Question of the Week: September 3rd, 2013

As a grad student, I have a lot of people tell me “I could never do what you do,” but I’m also around a lot of people who are very invested in higher education. Are you satisfied with your current level of formal education? Do you wish you had more? Do you wish you’d stopped earlier?

About Aydan

Aydan is an aromantic asexual biology grad student in the US. She blogs at Confessions of an Ist about asexuality, Christianity, environmentalism, and feminism.
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13 Responses to Question of the Week: September 3rd, 2013

  1. Seth says:

    I’ve never stopped going to school, and I’m currently working toward my third bachelor’s degree (while finishing some outstanding work for the second). I don’t know what I’ll do after that, but I’m considering grad school.

  2. Eric says:

    I’m halfway through my second graduate degree. I get the same comments with people saying they couldn’t do what I do. I tend to not have much of a social life, working full time and going to grad school full time, but that suits me anyway. I don’t usually agree with the “I wish I were ace so I would have so much more free time” mentality, but in this case, I do think that being single and uninterested in dating or sex is an advantage because I don’t devote time or mental energy on keeping a relationship going, which leaves me able to focus 100% on school.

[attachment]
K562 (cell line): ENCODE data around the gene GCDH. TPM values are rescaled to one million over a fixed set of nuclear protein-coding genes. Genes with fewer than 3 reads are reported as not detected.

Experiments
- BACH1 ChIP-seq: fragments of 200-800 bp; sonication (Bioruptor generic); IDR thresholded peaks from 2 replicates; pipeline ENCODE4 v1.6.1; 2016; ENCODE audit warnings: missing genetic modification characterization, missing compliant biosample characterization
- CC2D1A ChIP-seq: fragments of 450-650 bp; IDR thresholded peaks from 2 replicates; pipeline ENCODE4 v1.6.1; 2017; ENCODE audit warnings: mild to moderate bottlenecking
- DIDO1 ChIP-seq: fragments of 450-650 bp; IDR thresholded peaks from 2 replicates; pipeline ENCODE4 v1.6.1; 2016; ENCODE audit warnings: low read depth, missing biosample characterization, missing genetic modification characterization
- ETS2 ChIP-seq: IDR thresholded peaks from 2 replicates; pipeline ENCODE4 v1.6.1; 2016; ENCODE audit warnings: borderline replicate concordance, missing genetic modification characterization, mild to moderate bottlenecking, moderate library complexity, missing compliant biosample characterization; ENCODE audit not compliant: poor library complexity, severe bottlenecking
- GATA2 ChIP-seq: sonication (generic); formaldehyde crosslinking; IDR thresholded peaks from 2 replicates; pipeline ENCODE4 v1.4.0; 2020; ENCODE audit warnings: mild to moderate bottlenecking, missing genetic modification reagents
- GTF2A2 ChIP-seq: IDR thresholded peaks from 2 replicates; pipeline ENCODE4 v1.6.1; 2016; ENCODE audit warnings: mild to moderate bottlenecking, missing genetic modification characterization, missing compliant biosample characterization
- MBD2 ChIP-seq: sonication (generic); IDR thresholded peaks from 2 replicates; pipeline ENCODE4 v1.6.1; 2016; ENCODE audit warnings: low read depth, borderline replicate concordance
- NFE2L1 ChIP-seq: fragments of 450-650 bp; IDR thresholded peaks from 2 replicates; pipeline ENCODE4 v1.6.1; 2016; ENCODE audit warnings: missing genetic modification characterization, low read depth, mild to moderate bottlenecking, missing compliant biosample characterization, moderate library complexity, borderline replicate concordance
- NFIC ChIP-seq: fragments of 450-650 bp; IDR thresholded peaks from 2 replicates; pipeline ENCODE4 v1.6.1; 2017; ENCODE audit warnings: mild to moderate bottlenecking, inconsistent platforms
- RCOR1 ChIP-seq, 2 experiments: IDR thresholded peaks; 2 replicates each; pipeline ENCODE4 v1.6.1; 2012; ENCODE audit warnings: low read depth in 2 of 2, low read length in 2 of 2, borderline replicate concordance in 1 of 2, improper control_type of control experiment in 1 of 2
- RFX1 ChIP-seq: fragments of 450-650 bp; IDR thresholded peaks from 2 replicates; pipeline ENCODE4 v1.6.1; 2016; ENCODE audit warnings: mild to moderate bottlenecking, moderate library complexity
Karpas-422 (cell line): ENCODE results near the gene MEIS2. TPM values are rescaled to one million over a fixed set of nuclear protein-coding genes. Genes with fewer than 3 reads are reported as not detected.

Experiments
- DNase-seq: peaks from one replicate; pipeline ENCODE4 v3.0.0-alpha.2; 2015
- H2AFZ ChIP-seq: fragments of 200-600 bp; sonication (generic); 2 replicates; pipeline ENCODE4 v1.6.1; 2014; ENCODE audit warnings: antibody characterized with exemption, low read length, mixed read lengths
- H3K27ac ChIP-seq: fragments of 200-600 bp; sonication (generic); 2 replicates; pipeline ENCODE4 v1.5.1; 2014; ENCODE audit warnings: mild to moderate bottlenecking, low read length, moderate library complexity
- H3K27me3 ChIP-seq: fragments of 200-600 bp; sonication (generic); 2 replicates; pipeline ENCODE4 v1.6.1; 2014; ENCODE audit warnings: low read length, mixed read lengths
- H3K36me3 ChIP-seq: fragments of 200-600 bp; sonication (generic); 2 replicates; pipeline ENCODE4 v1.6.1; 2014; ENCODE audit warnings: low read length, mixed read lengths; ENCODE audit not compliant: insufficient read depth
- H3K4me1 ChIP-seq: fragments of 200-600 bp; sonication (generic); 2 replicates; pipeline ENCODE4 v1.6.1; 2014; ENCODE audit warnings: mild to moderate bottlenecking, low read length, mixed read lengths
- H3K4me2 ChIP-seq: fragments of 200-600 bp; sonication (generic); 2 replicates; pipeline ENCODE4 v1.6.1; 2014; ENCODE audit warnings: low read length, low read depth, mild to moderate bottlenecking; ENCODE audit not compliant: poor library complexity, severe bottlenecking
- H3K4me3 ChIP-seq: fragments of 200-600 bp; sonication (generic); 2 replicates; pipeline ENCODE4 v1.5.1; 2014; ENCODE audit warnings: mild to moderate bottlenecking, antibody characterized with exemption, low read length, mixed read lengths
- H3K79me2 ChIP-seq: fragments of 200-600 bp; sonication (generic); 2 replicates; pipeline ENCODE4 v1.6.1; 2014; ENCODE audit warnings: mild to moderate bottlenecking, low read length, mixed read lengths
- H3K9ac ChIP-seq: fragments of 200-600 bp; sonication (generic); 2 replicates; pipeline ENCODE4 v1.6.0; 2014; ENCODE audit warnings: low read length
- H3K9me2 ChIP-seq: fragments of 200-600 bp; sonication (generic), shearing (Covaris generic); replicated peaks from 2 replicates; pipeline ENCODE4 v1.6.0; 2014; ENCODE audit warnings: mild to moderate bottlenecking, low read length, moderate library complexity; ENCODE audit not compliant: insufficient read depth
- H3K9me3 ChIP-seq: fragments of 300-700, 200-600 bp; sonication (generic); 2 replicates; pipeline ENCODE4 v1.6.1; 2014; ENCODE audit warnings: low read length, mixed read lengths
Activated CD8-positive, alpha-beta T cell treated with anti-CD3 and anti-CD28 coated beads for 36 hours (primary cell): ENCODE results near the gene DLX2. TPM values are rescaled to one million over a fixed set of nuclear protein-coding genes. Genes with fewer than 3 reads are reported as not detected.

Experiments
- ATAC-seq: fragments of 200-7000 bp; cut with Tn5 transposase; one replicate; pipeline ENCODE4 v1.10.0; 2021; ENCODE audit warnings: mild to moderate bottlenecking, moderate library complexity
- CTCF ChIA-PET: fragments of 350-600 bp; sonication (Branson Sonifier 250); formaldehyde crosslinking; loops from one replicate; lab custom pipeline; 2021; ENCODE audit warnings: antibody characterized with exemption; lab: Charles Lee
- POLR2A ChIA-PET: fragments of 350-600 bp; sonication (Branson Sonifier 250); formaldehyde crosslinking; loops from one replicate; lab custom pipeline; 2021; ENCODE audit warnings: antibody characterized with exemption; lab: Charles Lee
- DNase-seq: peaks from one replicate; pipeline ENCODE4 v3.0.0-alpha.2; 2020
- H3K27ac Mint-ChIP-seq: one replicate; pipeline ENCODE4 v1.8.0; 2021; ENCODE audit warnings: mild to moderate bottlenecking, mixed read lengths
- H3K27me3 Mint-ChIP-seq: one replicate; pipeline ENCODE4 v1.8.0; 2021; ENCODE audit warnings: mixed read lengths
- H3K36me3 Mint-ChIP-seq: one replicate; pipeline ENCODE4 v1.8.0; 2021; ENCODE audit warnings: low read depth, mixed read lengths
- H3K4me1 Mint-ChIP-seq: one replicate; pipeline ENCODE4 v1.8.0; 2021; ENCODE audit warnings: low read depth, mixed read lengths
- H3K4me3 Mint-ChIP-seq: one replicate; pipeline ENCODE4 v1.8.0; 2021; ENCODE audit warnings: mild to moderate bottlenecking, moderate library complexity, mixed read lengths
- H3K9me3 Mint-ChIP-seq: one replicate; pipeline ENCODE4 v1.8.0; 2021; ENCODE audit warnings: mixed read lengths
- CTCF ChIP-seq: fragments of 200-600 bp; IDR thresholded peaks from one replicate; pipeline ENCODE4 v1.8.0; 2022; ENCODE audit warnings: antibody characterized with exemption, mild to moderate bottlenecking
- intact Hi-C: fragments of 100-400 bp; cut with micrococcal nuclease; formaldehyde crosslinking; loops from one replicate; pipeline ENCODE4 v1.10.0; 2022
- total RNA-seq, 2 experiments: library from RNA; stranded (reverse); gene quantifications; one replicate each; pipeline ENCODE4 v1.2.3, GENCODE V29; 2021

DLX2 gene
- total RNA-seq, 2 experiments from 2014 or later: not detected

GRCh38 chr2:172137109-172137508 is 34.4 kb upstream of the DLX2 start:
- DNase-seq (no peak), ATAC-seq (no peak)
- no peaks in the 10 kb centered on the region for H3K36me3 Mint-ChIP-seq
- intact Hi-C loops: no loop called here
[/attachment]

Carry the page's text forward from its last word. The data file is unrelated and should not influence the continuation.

To answer your original question, I am happy with my current level of education but I look forward to finishing this degree and never taking another class again, haha 🙂

    • Carmilla DeWinter says:

      Heh. I can get behind that – I was so happy that I’d never have to take another exam, or write another paper, again.

      Though, hm, my chosen field of study (pharmacist, here) wasn’t my first choice in interest, but more the sensible “has an actual job description later” decision, and I was glad to see the end of natural science in my life. Anyhow, I don’t know what would have become of me if I’d gone for English/English Literature/History/Archaeology/something. I’d probably have a lot more trouble trying to find a well paying job that lets me write on the side. Because, as interesting as learning stuff is, I can’t live without making stuff up, and I get seriously stressed out when life doesn’t let me. Bonus of being an unpaid author: I get to do research for novels, and there’s new stuff to learn about for every project. Mediaeval housing, weapons, mythology, German history, other peoples’ history, Tuareg culture, occultism etc etc… the list is long. But I can’t imagine devoting years of my life to one single subject.

  3. queenieofaces says:

    ALWAYS MORE EDUCATION (says the MA student who is applying for PhD programs).

  4. Hollis says:

    I’m currently working on my BA and have plans to go on and get a PhD, so MOAR EDUCATION.

  5. Aydan says:

    My own answer is… ask me again when I have my PhD.

  6. identitey says: